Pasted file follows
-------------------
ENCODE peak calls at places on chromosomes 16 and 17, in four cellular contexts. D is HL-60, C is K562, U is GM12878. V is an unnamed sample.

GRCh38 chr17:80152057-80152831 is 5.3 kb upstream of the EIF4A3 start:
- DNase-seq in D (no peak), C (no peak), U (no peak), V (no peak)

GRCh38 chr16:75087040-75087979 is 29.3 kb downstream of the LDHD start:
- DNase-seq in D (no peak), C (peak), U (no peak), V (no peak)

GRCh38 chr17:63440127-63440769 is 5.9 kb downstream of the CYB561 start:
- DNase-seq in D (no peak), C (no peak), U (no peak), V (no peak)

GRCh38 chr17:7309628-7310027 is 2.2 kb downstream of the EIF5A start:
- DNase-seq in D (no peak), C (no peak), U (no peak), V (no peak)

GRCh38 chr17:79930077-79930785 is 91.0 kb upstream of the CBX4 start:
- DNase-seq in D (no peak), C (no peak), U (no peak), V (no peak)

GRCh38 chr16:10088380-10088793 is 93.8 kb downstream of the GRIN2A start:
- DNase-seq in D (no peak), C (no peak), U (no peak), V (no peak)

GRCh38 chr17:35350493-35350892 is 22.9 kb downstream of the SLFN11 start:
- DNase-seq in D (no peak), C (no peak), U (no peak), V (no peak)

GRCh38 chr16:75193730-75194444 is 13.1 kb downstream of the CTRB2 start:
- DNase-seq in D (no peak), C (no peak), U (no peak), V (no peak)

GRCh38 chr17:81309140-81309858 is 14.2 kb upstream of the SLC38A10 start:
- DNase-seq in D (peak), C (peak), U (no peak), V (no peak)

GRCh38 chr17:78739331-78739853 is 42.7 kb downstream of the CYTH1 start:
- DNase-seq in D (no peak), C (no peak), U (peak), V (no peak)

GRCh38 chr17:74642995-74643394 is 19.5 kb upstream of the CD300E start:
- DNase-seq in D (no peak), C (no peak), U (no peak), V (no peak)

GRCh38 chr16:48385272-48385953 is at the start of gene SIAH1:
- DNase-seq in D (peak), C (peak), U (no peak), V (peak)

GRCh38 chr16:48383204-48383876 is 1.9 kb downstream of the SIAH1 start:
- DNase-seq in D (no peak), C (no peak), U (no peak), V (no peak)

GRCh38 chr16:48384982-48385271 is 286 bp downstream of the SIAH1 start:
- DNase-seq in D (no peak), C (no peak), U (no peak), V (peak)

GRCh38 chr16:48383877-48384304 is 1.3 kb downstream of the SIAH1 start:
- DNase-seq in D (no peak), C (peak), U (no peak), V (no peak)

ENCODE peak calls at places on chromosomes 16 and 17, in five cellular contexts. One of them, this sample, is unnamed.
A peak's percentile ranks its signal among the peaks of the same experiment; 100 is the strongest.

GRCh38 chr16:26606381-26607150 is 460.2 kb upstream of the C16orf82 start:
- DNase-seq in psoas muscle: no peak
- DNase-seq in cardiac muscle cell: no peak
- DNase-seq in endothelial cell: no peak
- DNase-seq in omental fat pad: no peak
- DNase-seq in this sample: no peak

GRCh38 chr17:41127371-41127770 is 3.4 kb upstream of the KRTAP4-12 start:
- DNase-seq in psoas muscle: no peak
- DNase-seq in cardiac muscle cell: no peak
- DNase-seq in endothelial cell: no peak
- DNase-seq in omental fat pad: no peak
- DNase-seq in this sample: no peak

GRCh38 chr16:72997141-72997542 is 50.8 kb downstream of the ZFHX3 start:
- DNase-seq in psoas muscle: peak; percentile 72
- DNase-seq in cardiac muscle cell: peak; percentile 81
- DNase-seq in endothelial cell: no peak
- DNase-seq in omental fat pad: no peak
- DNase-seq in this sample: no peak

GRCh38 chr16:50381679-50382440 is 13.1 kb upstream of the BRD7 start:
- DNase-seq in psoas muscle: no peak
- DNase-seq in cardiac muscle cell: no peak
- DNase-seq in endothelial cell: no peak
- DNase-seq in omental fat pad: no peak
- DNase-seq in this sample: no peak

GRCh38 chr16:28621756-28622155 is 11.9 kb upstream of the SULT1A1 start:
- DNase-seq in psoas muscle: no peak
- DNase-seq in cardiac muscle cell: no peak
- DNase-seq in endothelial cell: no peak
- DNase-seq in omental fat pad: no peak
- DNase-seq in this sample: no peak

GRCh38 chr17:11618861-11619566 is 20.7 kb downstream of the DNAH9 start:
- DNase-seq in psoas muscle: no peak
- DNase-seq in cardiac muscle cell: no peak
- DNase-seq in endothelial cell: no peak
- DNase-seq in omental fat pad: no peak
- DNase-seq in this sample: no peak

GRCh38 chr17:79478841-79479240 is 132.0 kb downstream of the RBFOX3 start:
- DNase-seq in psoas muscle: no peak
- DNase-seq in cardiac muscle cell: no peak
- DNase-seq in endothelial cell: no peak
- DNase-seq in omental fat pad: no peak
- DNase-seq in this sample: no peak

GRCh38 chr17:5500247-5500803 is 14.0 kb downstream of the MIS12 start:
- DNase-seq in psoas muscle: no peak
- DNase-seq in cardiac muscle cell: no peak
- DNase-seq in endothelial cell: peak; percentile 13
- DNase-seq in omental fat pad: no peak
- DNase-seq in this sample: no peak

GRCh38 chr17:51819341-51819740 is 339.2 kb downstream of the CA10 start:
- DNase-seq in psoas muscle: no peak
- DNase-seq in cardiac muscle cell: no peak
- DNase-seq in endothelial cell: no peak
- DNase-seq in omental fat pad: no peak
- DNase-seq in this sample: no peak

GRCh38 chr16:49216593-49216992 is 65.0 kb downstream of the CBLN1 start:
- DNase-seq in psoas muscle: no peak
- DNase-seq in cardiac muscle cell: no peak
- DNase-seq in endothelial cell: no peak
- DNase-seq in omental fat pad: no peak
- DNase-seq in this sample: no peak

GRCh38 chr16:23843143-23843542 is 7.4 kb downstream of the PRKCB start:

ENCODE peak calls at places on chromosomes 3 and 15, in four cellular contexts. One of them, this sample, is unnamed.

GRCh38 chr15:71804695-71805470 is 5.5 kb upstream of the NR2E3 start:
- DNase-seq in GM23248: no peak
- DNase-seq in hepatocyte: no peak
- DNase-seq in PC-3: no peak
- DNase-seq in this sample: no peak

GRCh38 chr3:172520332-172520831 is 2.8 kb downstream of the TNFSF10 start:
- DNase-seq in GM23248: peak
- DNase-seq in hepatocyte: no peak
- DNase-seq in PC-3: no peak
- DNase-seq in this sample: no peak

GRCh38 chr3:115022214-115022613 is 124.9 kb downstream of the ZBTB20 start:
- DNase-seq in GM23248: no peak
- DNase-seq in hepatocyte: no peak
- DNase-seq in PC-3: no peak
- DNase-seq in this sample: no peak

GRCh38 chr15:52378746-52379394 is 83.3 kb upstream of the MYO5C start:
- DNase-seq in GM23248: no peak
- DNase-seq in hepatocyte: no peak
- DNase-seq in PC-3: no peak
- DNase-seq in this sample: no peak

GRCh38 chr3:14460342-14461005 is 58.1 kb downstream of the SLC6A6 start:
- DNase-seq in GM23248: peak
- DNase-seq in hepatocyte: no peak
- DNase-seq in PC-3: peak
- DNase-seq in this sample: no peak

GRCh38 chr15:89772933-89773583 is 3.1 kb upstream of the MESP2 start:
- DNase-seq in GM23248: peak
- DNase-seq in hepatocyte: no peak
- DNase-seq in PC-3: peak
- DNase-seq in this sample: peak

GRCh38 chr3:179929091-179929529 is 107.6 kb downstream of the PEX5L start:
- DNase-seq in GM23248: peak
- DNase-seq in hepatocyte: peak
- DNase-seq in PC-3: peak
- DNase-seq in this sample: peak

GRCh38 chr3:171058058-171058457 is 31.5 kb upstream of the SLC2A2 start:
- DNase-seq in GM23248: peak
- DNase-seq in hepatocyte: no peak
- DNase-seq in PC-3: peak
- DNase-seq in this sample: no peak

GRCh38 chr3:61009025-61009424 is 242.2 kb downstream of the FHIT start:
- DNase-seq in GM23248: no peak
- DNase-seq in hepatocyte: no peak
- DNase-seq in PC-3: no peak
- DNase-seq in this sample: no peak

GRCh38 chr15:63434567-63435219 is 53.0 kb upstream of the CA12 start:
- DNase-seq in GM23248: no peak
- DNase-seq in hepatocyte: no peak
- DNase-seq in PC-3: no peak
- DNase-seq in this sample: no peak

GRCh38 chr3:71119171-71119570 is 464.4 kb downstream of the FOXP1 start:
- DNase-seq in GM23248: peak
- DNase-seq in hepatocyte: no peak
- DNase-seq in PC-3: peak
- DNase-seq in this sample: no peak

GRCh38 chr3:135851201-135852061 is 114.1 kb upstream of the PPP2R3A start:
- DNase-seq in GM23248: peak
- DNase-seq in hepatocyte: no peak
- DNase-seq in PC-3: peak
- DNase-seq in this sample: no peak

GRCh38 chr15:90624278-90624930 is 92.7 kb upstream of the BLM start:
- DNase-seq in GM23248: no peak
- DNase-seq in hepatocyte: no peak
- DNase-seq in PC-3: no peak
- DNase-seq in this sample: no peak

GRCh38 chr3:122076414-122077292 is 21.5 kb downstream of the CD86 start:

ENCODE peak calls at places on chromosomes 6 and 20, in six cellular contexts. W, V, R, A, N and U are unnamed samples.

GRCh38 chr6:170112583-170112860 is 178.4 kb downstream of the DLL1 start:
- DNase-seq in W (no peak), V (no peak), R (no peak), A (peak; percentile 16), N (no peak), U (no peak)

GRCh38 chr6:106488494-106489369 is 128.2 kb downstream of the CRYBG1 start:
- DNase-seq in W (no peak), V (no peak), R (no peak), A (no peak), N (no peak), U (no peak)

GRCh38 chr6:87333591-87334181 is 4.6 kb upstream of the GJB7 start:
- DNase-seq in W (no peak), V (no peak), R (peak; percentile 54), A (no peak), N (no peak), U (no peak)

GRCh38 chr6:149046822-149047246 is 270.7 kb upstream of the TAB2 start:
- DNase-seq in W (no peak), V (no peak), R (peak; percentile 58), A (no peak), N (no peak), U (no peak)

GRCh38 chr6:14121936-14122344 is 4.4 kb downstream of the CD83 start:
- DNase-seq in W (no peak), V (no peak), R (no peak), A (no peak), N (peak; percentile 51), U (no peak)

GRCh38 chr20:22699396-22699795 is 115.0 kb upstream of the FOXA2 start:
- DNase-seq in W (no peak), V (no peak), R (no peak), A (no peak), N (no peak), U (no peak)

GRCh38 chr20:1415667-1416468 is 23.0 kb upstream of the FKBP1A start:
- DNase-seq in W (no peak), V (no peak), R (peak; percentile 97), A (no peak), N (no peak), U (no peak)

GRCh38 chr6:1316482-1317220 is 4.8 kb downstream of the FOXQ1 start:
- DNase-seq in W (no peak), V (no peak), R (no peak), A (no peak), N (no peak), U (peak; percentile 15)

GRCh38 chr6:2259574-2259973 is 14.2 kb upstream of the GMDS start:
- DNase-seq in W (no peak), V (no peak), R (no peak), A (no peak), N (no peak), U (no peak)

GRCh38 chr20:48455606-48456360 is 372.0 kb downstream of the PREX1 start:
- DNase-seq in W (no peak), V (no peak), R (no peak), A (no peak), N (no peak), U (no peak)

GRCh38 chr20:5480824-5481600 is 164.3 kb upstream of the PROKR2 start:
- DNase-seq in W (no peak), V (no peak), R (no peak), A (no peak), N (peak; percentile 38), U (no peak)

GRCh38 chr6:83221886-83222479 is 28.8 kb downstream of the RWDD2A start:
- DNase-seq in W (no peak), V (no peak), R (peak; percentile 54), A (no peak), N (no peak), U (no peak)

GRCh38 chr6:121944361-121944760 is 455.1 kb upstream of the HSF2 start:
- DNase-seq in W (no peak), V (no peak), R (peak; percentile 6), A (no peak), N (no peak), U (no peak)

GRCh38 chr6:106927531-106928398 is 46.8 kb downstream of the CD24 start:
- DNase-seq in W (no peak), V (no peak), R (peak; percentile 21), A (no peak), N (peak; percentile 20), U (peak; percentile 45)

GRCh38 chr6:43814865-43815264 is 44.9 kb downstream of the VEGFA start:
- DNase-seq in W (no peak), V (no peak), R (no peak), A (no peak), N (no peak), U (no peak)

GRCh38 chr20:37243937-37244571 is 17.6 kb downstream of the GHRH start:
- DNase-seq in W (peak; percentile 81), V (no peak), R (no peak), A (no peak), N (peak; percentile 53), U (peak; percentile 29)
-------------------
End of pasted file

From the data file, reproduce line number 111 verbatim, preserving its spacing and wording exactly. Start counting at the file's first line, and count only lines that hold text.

GRCh38 chr15:52378746-52379394 is 83.3 kb upstream of the MYO5C start: